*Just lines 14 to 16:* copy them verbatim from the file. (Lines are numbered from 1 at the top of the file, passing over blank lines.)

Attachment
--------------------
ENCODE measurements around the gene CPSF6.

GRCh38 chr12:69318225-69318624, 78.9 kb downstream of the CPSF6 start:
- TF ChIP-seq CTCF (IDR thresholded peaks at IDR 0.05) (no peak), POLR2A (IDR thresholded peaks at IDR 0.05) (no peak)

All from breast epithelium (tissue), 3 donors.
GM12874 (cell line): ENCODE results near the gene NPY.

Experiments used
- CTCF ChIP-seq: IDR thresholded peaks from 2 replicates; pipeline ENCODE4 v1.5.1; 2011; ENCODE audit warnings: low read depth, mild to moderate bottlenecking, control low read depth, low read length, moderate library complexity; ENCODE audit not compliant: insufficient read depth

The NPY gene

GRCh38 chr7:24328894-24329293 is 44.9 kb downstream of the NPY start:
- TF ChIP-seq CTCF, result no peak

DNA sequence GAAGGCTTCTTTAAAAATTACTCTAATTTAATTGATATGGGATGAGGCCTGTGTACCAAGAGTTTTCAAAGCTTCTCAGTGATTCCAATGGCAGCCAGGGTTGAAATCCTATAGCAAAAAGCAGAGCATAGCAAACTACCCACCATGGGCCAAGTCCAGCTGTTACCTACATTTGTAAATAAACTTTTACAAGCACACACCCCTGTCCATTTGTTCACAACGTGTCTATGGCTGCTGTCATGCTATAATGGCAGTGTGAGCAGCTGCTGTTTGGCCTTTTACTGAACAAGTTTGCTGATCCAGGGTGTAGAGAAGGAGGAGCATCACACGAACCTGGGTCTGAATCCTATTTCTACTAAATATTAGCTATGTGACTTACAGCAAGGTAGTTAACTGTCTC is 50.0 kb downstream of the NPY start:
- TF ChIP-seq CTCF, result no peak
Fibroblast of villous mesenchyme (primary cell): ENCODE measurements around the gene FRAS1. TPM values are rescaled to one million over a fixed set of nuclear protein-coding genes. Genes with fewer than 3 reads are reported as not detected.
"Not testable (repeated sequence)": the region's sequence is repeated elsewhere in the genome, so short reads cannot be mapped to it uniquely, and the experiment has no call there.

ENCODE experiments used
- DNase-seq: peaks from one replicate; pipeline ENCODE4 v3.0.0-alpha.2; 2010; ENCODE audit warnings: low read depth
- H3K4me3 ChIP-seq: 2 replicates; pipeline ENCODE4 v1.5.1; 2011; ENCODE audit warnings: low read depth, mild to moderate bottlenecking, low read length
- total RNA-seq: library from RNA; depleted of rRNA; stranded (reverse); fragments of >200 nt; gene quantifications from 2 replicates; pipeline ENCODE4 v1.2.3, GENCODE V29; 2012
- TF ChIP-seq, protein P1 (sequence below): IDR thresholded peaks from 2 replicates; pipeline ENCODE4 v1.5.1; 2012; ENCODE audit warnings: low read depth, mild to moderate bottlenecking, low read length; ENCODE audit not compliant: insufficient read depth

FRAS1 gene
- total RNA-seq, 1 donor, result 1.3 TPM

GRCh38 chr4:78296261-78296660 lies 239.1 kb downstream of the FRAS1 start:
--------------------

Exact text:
"Not testable (repeated sequence)": the region's sequence is repeated elsewhere in the genome, so short reads cannot be mapped to it uniquely, and the experiment has no call there.

ENCODE experiments used
- DNase-seq: peaks from one replicate; pipeline ENCODE4 v3.0.0-alpha.2; 2010; ENCODE audit warnings: low read depth